I imagine that the Longdogs already own everything that Show Of Hands have ever done but this may just have eluded even them. High Germany – 900 Miles To Bremen is a product of the fruitful relationship between MIG Records and Radio Bremen and is a triple-CD set, reissued last year and made up of two concerts from 1997 and 2005. The sound is clear and crisp as you would expect although I should say that the songwriting credits are a bit wayward but we’ll let that pass – it didn’t do Bob Dylan any harm.
The first concert was recorded at Moments, a club which seems to be permanently closed now, presumably a victim of Covid. Steve and Phil open with a three-song medley, ‘Man Of War/The Well/The Oak’, linked, as far as I can tell, by the concepts of strength and their home West Country. ‘Don’t It Feel Good’ is one of Steve’s early bitter-sweet love songs and he then introduces ‘The Red Rose Of England’ taking longer over that than the song itself. Actually, Steve’s intros/stories are very useful, not only for overseas audiences but also for those of us who have trouble remembering back more than twenty-five years.
‘Cars’, a complaint about traffic, was clearly adapted to fit in with his story about driving on the autobahns. An instrumental set leads into a collection of the band’s greatest hits including ‘Armadas’, ‘Longdog’, ‘Crazy Boy’ and ‘The Blind Fiddler’ (one of their absolute greatest), before they close with three traditional songs.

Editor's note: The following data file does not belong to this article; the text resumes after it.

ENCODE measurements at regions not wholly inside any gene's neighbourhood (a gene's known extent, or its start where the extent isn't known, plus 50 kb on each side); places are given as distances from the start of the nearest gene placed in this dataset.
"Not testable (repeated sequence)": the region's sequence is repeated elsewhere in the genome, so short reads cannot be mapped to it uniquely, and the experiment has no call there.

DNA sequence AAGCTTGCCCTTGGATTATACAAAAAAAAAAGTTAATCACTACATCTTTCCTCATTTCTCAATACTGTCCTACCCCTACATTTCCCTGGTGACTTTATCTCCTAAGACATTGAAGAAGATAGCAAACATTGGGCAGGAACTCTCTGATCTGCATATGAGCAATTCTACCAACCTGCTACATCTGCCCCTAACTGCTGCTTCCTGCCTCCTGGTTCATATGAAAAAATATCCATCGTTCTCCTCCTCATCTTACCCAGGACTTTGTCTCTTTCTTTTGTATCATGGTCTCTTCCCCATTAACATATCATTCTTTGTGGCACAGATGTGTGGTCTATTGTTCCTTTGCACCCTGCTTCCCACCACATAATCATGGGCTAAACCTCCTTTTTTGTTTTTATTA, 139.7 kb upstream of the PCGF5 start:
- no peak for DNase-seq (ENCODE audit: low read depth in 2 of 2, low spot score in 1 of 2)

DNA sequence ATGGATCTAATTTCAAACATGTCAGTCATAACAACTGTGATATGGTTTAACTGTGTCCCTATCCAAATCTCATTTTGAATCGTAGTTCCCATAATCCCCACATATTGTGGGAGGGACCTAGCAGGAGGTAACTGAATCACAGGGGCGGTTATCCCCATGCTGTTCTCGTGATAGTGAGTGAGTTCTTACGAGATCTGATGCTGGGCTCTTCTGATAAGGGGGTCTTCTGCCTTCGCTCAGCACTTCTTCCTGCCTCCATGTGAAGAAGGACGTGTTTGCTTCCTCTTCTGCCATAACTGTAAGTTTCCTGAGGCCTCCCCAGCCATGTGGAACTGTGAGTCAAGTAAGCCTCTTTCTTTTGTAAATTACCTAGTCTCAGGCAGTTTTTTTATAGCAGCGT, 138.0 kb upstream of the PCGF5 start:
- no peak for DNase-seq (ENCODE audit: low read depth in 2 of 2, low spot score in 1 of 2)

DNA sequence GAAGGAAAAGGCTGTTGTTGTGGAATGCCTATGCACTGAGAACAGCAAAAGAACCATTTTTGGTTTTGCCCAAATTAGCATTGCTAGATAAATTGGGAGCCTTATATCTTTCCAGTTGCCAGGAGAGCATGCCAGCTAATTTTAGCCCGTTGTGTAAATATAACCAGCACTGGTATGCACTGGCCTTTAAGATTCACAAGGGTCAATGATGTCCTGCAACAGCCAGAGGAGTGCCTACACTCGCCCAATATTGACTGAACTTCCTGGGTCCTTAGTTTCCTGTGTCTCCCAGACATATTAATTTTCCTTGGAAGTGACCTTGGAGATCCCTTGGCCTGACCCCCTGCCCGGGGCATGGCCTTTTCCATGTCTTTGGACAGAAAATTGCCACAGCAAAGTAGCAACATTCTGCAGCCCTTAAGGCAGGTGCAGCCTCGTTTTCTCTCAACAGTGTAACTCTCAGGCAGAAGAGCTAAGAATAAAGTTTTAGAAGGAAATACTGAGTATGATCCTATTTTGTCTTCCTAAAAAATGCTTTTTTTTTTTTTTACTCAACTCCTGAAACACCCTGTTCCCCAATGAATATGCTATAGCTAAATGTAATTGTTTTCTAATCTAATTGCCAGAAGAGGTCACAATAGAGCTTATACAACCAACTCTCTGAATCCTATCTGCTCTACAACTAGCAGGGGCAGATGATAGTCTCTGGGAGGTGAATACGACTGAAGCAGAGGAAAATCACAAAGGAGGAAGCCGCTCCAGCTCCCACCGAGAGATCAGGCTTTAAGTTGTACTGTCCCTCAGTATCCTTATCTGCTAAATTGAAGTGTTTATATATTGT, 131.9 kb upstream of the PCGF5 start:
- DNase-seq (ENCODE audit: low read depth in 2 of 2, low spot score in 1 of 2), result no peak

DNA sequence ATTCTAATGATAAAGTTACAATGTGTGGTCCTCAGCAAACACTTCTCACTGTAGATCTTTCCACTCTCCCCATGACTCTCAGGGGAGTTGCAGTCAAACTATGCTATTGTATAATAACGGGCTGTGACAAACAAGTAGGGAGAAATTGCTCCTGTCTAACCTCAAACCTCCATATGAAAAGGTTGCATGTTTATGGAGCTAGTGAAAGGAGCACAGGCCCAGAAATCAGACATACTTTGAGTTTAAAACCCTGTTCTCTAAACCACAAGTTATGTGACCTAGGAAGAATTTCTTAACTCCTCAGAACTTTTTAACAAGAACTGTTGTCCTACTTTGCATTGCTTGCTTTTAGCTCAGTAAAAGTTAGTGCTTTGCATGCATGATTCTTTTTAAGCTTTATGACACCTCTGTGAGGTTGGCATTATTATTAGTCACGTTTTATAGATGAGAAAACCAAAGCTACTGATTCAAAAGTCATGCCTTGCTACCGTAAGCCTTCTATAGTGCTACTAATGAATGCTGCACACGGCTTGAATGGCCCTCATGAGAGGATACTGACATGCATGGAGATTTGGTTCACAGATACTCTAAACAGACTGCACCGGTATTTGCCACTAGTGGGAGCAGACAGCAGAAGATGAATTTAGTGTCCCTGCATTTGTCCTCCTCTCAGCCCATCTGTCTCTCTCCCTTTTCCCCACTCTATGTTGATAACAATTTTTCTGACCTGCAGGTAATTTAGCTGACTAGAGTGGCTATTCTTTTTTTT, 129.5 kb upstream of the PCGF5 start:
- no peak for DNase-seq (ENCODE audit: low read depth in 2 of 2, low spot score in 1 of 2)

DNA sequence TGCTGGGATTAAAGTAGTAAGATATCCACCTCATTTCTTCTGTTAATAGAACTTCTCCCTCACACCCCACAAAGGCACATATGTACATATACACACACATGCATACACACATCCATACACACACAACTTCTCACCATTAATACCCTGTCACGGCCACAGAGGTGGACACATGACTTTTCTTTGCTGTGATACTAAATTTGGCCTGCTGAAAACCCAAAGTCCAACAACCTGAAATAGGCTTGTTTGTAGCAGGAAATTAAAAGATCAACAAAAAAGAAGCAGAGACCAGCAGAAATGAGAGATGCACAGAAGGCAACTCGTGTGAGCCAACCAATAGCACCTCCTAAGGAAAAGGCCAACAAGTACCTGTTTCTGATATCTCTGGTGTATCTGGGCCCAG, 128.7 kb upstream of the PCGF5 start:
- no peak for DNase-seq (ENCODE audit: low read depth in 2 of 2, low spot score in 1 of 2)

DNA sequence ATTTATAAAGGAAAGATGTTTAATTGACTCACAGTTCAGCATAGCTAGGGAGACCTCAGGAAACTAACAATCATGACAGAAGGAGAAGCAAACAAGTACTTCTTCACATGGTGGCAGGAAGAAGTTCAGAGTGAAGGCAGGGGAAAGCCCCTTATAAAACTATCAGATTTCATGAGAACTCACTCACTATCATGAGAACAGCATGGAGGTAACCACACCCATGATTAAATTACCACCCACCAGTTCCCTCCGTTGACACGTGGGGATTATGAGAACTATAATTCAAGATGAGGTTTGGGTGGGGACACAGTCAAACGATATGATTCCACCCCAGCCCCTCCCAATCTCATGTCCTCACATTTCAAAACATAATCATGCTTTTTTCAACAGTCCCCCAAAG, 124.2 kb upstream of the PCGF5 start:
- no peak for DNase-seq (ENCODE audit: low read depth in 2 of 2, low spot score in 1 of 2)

The second and third High Germany discs present the two halves of a concert recorded at Radio Bremen studios in 2005 with the duo augmented by the vocals and bass of Miranda Sykes. There are one or two songs still in the set from last time including the opener, ‘Don’t It Feel Good’, ‘Crow On The Cradle’, ‘The Blind Fiddler’ and ‘The Oak’. Mixed in amongst these are the west country folk-rock songs that shaped what we might call their middle period. Here we have ‘Red Diesel’, ‘Undertow’, ‘Galway Farmer’ and later ‘Country Life’, Cousin Jack’ and, finally, ‘Roots’. That said, Show Of Hands’ timeline weaves in and out of itself so although Steve describes ‘Galway Farmer’ as one of the oldest songs in their repertoire its legacy goes forward to Witness in 2005.
High Germany includes a couple more traditional songs: a stunning version of ‘Reynardine’ and ‘Adieu, Sweet Lovely Nancy’ plus a long medley of ‘The Train’, ‘Santiago’ and ‘The Soldiers Joy’. But Steve Knightley’s songwriting remains the soul and centre of what Show Of Hands do.
Label website: http://www.mig-music.de/en/mig-music/
‘Country Life’ – official video of about the right vintage:
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